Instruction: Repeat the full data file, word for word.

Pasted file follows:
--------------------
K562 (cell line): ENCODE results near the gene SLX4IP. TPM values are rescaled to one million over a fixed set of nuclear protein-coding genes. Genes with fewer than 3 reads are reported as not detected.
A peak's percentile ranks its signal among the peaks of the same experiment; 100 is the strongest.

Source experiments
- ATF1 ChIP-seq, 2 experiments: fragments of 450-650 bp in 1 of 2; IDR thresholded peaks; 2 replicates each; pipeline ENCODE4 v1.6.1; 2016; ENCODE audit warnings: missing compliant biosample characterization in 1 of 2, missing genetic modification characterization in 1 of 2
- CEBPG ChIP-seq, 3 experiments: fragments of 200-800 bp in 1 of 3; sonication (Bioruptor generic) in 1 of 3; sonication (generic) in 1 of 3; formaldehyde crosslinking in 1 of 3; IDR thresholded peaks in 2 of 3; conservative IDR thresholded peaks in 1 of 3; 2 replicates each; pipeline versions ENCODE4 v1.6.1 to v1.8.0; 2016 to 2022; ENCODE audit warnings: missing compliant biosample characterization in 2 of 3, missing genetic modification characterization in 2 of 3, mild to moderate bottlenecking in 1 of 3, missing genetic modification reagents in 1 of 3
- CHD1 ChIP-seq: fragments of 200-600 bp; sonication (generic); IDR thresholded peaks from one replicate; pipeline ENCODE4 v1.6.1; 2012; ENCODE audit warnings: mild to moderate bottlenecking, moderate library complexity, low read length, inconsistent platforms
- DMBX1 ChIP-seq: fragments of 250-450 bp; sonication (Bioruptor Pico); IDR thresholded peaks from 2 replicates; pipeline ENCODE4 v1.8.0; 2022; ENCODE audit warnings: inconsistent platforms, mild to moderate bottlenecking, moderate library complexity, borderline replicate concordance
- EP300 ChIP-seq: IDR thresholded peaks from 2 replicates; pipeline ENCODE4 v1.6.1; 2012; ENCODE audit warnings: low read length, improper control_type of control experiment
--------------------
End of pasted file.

K562 (cell line): ENCODE results near the gene SLX4IP. TPM values are rescaled to one million over a fixed set of nuclear protein-coding genes. Genes with fewer than 3 reads are reported as not detected.
A peak's percentile ranks its signal among the peaks of the same experiment; 100 is the strongest.

Source experiments
- ATF1 ChIP-seq, 2 experiments: fragments of 450-650 bp in 1 of 2; IDR thresholded peaks; 2 replicates each; pipeline ENCODE4 v1.6.1; 2016; ENCODE audit warnings: missing compliant biosample characterization in 1 of 2, missing genetic modification characterization in 1 of 2
- CEBPG ChIP-seq, 3 experiments: fragments of 200-800 bp in 1 of 3; sonication (Bioruptor generic) in 1 of 3; sonication (generic) in 1 of 3; formaldehyde crosslinking in 1 of 3; IDR thresholded peaks in 2 of 3; conservative IDR thresholded peaks in 1 of 3; 2 replicates each; pipeline versions ENCODE4 v1.6.1 to v1.8.0; 2016 to 2022; ENCODE audit warnings: missing compliant biosample characterization in 2 of 3, missing genetic modification characterization in 2 of 3, mild to moderate bottlenecking in 1 of 3, missing genetic modification reagents in 1 of 3
- CHD1 ChIP-seq: fragments of 200-600 bp; sonication (generic); IDR thresholded peaks from one replicate; pipeline ENCODE4 v1.6.1; 2012; ENCODE audit warnings: mild to moderate bottlenecking, moderate library complexity, low read length, inconsistent platforms
- DMBX1 ChIP-seq: fragments of 250-450 bp; sonication (Bioruptor Pico); IDR thresholded peaks from 2 replicates; pipeline ENCODE4 v1.8.0; 2022; ENCODE audit warnings: inconsistent platforms, mild to moderate bottlenecking, moderate library complexity, borderline replicate concordance
- EP300 ChIP-seq: IDR thresholded peaks from 2 replicates; pipeline ENCODE4 v1.6.1; 2012; ENCODE audit warnings: low read length, improper control_type of control experiment